International schools affiliated to the International Baccalaureate Programme and/or the Cambridge International Examinations. Islamic Madrasah schools, whose boards are controlled by local state governments, or autonomous, or affiliated with Darul Uloom Deoband. Autonomous schools like Woodstock School, The Sri Aurobindo International Center of Education Puducherry,Auroville, Patha Bhavan and Ananda Marga Gurukula. In addition, NUEPA (National University of Educational Planning and Administration)[22] and NCTE (National Council for Teacher Education) are responsible for the management of the education system and teacher accreditation.[23]

According to the Census of 2011, “every person above the age of 7 years who can read and write in any language is said to be literate”. According to this criterion, the 2011 survey holds the National Literacy Rate to be around 74.07%. Government statistics of 2001 also hold that the rate of increase in literacy is more in rural areas than in urban areas. Female literacy was at a national average of 65% whereas the male literacy was 82%.

Within the Indian states, Kerala has shown the highest literacy rates of 93% whereas Bihar averaged 63.8% literacy. The 2001 statistics also indicated that the total number of ‘absolute nonliterates’ in the country was 304 million.

As a part of the tenth Five year Plan (2002-2007), the central government of India outlined an expenditure of 65.6% of its total education budget of 438.25 billion (US$7.98 billion) i.e. 287.5 billion (US$5.23 billion) on elementary education; 9.9% i.e. 43.25 billion (US$787.15 million) on secondary education; 2.9% i.e. 12.5 billion (US$227.5 million) on adult education; 9.5% i.e. 41.765 billion (US$760.12 million) on higher education; 10.7% i.e. 47 billion (US$855.4 million) on technical education; and the remaining 1.4% i.e. 6.235 billion (US$113.48 million) on miscellaneous education schemes.

Public expenditure on
education in India During the Financial Year 2011-12, the Central Government of India has allocated Rs 38,957 crores for the Department of School Education and Literacy which is the main department dealing with primary education in India. Within this allocation, major share of Rs 21,000 crores, is for the flagship program ‘Sarva Siksha Abhiyan’. However, budgetary allocation of Rs 21,000 crores is considered very low in view of the officially appointed Anil Bordia Committee recommendation of Rs 35,659 for the year 2011-12.

This higher allocation was required to implement the recent legislation ‘Right of Children to Free and Compulsory Education Act, 2009.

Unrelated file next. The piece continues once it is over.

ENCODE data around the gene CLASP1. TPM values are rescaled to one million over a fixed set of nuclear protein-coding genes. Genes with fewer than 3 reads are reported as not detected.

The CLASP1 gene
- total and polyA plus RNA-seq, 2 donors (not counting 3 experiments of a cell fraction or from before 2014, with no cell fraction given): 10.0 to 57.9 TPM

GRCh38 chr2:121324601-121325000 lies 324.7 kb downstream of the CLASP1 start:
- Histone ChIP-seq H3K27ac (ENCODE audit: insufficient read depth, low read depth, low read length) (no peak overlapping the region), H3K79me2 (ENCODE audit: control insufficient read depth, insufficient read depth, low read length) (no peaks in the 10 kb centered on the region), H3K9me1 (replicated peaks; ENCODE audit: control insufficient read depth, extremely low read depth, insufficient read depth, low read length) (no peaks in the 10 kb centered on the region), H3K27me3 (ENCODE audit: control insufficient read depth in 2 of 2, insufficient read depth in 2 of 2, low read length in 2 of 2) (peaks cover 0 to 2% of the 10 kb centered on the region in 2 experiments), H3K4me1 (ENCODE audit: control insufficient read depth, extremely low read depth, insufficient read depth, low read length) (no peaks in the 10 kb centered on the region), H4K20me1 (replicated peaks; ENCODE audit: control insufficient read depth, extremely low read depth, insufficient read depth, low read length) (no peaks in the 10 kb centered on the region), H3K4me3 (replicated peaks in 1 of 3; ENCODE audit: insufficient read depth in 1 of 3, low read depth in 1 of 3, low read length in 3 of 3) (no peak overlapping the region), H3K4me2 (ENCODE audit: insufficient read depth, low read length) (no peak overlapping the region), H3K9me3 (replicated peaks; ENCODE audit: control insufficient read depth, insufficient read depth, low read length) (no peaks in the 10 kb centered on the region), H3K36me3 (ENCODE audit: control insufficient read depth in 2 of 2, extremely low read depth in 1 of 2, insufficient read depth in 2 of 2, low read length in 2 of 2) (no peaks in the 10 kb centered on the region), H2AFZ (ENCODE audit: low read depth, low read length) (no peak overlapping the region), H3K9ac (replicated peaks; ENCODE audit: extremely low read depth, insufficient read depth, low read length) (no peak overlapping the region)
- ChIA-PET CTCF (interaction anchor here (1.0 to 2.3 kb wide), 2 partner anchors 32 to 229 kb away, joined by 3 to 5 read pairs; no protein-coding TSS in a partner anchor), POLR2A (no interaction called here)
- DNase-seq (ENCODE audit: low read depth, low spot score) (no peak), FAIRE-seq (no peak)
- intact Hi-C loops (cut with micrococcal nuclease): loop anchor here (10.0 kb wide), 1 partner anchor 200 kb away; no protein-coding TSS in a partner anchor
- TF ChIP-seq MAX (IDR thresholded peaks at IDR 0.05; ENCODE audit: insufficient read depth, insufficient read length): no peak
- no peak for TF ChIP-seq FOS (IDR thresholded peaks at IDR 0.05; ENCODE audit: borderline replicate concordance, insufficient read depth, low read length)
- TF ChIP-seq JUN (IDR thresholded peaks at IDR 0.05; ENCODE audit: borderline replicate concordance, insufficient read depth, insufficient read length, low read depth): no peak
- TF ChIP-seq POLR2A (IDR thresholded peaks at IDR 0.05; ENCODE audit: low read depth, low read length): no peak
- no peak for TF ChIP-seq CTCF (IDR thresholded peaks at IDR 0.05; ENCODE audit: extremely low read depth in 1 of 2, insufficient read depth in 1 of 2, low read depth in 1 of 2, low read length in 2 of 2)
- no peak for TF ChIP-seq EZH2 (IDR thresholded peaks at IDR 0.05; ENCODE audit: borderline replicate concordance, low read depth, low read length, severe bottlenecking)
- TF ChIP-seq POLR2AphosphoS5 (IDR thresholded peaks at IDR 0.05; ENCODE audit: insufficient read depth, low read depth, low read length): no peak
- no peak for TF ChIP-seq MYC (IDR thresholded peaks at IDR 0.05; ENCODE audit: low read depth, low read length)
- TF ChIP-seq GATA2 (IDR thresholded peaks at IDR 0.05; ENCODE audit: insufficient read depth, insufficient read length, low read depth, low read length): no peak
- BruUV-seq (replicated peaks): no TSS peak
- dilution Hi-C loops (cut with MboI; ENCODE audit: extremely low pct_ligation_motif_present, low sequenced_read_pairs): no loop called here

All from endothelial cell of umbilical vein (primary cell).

In recent times, several major announcements were made for developing the poor state of affairs in education sector in India, the most notable ones being the National Common Minimum Programme (NCMP) of the United Progressive Alliance (UPA) government. The announcements are; (a) To progressively increase expenditure on education to around 6 percent of GDP. (b) To support this increase in expenditure on education, and to increase the quality of education, there would be an imposition of an education cess over all central government taxes. (c) To ensure that no one is denied of education due to economic backwardness and poverty. (d) To make right to education a fundamental right for all children in the age group 6-14 years. (e) To universalize education through its flagship programmes such as Sarva Siksha Abhiyan and Mid Day Meal. However, even after five years of implementation of NCMP, not much progress has been seen on this front. Although the country targeted towards devoting 6% share of the GDP towards the educational sector, the performance has definitely fallen short of expectations.

Expenditure on education has steadily risen from 0.64% of GDP in 1951-52 to 2.31% in 1970-71 and thereafter reached the peak of 4.26% in 2000-01. However, it declined to 3.49% in 2004-05. There is a definite need to step up again.

As a proportion of total government expenditure, it has declined from around 11.1 per cent in 2000-2001 to around 9.98 per cent during UPA rule, even though ideally it should be around 20% of the total budget.

A policy brief issued by [Network for Social Accountability (NSA) titled “[NSA Response to Education Sector Interventions in Union Budget: UPA Rule and the Education Sector][104]” provides significant revelation to this fact.

Due to a declining priority of education in the public policy paradigm in India, there has been an exponential growth in the private expenditure on education also. [As per the available information, the private out of pocket expenditure by the working class population for the education of their children in India has increased by around 1150 percent or around 12.5 times over the last decade